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Is there any easier way to do the following in c?

unsigned short check_str(char *str)
    while (*str)
        if (!(*str == ' ' || *str == '(' || *str == ')' ||
              *str == '1' || *str == '2' || *str == 'a' ||
              *str == 'x' || *str == 'b'))
              return 0;
     return 1;

basically it checks a string for any characters other then the ones listed and returns false if it finds one. is there a more simple function?

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You might want to crank up your compiler's warnings settings: you need a return 1; at the end of your function to be correct. –  Chris Lutz Oct 6 '09 at 22:47
ahh , yeah i just left that out on accident. –  user105033 Oct 6 '09 at 22:48

2 Answers 2

up vote 20 down vote accepted

You want the standard library function strspn:

strspn(str, " *(12axb") == strlen(str);

It will count characters in str until it sees the first one that isn't one of the characters in the second argument. Thus, if it doesn't find any non-matching characters, it will return the length of the string.

A faster way to write the same, though perhaps less clear, is to check for \0 instead of calling strlen:

str[strspn(str, " *(12axb")] == '\0';
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That is what i'm lookin for :D, strpbrk won't work for this. –  user105033 Oct 6 '09 at 22:50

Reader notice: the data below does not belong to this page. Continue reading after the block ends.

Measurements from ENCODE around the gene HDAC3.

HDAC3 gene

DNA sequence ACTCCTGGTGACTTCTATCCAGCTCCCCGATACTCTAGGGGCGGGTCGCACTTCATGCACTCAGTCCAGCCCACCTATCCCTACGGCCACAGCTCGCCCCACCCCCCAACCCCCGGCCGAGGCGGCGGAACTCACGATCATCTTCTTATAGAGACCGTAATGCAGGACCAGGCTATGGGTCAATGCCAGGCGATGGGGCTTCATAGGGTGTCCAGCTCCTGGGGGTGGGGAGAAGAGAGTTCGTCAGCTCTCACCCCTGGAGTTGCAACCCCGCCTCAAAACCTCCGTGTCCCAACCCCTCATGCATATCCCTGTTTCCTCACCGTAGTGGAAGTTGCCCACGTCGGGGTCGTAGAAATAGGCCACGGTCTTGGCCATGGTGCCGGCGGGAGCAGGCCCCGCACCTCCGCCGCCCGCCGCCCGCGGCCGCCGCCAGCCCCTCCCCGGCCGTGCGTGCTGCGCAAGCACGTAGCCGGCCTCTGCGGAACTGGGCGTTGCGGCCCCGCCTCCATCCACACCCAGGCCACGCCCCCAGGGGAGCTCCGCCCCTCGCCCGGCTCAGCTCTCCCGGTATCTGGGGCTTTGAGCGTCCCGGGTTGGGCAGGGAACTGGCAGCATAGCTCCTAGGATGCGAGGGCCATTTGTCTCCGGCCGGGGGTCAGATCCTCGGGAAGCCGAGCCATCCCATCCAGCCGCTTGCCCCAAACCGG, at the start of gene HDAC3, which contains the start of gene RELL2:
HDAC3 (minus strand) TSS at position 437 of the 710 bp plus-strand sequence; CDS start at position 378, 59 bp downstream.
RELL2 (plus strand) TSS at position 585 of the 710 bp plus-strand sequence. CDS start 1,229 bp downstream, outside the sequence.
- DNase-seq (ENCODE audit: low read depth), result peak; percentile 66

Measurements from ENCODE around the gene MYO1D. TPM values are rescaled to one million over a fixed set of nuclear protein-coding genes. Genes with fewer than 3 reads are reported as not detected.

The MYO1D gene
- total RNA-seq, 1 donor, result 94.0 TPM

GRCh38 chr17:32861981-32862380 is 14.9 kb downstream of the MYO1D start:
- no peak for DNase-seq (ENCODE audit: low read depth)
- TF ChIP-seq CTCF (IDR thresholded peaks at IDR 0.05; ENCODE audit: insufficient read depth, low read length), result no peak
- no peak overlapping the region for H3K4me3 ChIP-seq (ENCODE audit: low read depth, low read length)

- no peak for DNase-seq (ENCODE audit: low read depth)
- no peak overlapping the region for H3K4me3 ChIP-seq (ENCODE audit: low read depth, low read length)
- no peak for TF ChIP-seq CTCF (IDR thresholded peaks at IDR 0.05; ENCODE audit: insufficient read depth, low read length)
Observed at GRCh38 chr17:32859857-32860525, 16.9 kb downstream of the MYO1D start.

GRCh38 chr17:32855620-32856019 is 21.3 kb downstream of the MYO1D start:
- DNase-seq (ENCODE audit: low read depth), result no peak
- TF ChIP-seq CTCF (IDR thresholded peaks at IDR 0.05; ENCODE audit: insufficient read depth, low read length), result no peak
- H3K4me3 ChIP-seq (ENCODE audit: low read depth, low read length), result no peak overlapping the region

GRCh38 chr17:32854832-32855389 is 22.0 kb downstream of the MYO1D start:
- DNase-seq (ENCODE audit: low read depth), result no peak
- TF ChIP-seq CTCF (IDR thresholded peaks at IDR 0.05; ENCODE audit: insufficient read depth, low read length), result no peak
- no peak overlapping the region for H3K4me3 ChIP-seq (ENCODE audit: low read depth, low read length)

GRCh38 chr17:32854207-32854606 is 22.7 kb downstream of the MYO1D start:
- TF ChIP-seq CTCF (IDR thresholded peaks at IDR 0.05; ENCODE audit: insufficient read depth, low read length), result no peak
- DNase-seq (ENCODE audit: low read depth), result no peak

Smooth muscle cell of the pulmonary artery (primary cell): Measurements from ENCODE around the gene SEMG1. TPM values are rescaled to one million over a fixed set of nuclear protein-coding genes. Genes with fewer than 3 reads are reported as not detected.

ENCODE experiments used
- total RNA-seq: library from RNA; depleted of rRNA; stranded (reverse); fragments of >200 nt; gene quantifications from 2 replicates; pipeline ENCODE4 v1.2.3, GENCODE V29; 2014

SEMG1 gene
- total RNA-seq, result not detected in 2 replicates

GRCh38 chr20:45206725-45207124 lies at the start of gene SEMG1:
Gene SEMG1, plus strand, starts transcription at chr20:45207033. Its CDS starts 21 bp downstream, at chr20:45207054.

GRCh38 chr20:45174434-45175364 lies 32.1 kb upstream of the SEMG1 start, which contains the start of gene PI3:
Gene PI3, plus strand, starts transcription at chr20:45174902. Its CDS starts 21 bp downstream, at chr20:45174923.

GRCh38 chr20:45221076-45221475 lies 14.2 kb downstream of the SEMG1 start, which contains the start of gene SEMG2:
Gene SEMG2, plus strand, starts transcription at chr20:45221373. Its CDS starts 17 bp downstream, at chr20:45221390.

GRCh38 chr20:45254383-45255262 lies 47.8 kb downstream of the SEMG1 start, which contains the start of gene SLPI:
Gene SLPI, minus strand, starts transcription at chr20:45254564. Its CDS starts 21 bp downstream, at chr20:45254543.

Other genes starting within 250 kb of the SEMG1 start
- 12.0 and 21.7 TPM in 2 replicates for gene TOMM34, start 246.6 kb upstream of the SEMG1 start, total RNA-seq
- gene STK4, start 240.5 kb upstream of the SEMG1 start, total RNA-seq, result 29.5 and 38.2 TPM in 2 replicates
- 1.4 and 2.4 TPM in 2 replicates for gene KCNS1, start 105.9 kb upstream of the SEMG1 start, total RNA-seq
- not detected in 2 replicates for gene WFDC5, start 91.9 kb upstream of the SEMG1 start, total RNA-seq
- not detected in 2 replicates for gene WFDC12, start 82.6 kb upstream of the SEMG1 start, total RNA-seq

+1 I had the same strspn() idea, but couldn't figure out how to make it efficient. Good call on that. –  Chris Lutz Oct 6 '09 at 22:52
+1 good one, sir –  Johannes Schaub - litb Oct 6 '09 at 23:01
+1 Top tip and well outlined –  zebrabox Oct 6 '09 at 23:31
str[strspn(str, " *(12axb")] == '\0'; Will return TRUE is the 'str' is actually '\0' ?! no? –  user457015 Mar 20 '11 at 15:49

Pavel's answer is definitely what you want for your particular problem, but I just thought I'd add that for the more general problem of validating characters, you can also check for ranges of characters very easily if your strings are ASCII. For example:

if (*str >= '0' || *str <= '9') {
   // *str is a number.

This might be useful if you have a lot of valid characters in a contiguous range. There are a number of standard library functions (e.g. isalpha) that check the common ranges for you.

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